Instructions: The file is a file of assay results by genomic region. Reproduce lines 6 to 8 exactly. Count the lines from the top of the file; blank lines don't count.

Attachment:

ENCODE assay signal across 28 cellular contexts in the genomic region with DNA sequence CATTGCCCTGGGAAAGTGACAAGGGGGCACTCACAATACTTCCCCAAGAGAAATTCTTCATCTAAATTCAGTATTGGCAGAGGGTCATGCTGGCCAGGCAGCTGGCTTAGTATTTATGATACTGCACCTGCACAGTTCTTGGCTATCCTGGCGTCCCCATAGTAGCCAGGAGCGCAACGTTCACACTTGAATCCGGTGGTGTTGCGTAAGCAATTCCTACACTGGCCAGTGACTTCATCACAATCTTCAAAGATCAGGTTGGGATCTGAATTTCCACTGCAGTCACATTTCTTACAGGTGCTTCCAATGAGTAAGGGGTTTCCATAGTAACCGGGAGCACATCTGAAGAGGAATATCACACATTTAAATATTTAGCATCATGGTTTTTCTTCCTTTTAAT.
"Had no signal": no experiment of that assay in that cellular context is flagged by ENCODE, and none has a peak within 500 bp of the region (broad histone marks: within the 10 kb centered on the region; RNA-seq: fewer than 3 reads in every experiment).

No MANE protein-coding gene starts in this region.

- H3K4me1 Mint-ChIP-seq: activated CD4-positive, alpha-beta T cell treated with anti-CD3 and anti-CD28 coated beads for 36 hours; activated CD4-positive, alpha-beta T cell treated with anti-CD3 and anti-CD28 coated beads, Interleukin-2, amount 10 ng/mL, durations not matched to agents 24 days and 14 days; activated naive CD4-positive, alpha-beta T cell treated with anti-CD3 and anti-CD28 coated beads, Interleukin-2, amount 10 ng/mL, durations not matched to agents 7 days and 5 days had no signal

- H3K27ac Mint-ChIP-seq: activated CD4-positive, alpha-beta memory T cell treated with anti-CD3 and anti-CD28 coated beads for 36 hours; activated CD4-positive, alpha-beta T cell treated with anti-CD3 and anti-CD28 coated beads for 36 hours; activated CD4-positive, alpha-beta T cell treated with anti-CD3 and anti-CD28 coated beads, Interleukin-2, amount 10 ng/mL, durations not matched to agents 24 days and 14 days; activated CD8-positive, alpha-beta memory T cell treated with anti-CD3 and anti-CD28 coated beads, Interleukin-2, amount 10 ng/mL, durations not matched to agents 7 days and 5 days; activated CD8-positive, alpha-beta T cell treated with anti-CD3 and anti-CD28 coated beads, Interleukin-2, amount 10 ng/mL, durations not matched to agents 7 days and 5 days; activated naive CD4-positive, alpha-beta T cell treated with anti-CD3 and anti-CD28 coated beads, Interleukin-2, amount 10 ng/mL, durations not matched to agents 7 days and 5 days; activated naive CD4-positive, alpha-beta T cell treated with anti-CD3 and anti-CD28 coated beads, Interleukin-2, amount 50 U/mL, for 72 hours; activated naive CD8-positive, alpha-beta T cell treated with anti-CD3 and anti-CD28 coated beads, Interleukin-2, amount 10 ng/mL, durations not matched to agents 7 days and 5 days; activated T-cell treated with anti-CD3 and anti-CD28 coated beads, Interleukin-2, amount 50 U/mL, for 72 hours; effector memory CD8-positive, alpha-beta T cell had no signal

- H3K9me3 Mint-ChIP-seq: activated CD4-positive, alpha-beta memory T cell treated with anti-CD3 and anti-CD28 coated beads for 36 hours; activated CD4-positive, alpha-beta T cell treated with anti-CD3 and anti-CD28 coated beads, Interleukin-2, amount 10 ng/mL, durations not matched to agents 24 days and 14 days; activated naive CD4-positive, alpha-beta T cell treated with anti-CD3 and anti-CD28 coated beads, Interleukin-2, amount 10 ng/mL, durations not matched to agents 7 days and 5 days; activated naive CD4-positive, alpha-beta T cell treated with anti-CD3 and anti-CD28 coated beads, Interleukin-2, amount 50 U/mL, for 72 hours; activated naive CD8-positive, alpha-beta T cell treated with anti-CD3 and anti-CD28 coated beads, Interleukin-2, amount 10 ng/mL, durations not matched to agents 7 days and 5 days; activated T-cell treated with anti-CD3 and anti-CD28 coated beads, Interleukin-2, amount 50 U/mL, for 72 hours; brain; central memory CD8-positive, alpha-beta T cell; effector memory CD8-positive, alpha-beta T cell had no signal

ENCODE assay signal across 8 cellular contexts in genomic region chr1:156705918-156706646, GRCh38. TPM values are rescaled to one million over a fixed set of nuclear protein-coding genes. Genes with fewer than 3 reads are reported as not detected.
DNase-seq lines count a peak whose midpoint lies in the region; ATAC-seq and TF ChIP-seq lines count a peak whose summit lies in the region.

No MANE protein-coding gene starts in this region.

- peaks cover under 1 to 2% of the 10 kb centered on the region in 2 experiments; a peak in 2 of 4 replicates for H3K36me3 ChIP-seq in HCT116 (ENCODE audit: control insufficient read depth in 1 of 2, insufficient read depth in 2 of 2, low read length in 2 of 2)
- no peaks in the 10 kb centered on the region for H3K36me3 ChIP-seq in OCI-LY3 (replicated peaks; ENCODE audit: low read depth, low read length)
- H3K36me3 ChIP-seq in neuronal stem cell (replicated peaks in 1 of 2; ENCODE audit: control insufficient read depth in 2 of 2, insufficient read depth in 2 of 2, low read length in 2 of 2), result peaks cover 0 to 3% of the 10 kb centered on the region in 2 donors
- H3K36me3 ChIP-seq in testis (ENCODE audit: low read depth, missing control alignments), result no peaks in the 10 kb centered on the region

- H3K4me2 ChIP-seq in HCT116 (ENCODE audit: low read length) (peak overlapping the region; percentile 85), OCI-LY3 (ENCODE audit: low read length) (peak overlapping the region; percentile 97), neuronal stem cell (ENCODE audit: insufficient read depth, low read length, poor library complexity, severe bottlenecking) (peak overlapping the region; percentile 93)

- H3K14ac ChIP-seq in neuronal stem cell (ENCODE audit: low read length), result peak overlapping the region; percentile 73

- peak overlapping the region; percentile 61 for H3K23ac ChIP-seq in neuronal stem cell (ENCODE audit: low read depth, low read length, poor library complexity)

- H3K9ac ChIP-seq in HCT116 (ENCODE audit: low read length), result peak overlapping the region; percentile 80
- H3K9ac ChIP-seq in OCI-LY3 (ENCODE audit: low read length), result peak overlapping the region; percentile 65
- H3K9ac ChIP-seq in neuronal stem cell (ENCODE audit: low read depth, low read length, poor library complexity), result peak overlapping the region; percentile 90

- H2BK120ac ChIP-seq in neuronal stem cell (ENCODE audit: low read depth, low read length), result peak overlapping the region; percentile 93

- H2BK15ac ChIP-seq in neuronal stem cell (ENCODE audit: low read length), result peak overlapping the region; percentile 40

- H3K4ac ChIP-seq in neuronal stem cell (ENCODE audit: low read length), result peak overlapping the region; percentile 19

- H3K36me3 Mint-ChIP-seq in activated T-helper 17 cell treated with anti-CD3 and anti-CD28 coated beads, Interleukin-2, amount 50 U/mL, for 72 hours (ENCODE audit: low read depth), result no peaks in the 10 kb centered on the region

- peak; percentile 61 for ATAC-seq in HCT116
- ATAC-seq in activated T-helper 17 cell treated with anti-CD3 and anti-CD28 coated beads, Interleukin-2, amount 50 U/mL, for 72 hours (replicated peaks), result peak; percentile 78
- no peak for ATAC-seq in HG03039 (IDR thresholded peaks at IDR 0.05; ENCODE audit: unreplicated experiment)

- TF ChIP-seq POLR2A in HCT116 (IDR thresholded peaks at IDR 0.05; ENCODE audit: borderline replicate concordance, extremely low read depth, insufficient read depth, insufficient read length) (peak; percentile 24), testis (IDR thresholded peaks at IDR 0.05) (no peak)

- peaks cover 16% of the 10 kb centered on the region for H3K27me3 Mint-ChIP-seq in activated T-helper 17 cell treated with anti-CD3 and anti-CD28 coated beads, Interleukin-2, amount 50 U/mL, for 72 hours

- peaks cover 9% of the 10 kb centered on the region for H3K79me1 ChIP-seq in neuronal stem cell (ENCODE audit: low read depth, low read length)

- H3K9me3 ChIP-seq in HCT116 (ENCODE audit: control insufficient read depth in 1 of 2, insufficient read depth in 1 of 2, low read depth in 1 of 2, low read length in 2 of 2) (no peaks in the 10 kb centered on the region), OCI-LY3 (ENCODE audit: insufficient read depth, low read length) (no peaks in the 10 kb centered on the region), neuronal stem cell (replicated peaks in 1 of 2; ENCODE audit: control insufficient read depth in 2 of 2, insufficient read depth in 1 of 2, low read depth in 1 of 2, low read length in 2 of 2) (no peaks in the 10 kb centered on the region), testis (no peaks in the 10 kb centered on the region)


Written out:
- H3K9me3 Mint-ChIP-seq: activated CD4-positive, alpha-beta memory T cell treated with anti-CD3 and anti-CD28 coated beads for 36 hours; activated CD4-positive, alpha-beta T cell treated with anti-CD3 and anti-CD28 coated beads, Interleukin-2, amount 10 ng/mL, durations not matched to agents 24 days and 14 days; activated naive CD4-positive, alpha-beta T cell treated with anti-CD3 and anti-CD28 coated beads, Interleukin-2, amount 10 ng/mL, durations not matched to agents 7 days and 5 days; activated naive CD4-positive, alpha-beta T cell treated with anti-CD3 and anti-CD28 coated beads, Interleukin-2, amount 50 U/mL, for 72 hours; activated naive CD8-positive, alpha-beta T cell treated with anti-CD3 and anti-CD28 coated beads, Interleukin-2, amount 10 ng/mL, durations not matched to agents 7 days and 5 days; activated T-cell treated with anti-CD3 and anti-CD28 coated beads, Interleukin-2, amount 50 U/mL, for 72 hours; brain; central memory CD8-positive, alpha-beta T cell; effector memory CD8-positive, alpha-beta T cell had no signal

ENCODE assay signal across 8 cellular contexts in genomic region chr1:156705918-156706646, GRCh38. TPM values are rescaled to one million over a fixed set of nuclear protein-coding genes. Genes with fewer than 3 reads are reported as not detected.
DNase-seq lines count a peak whose midpoint lies in the region; ATAC-seq and TF ChIP-seq lines count a peak whose summit lies in the region.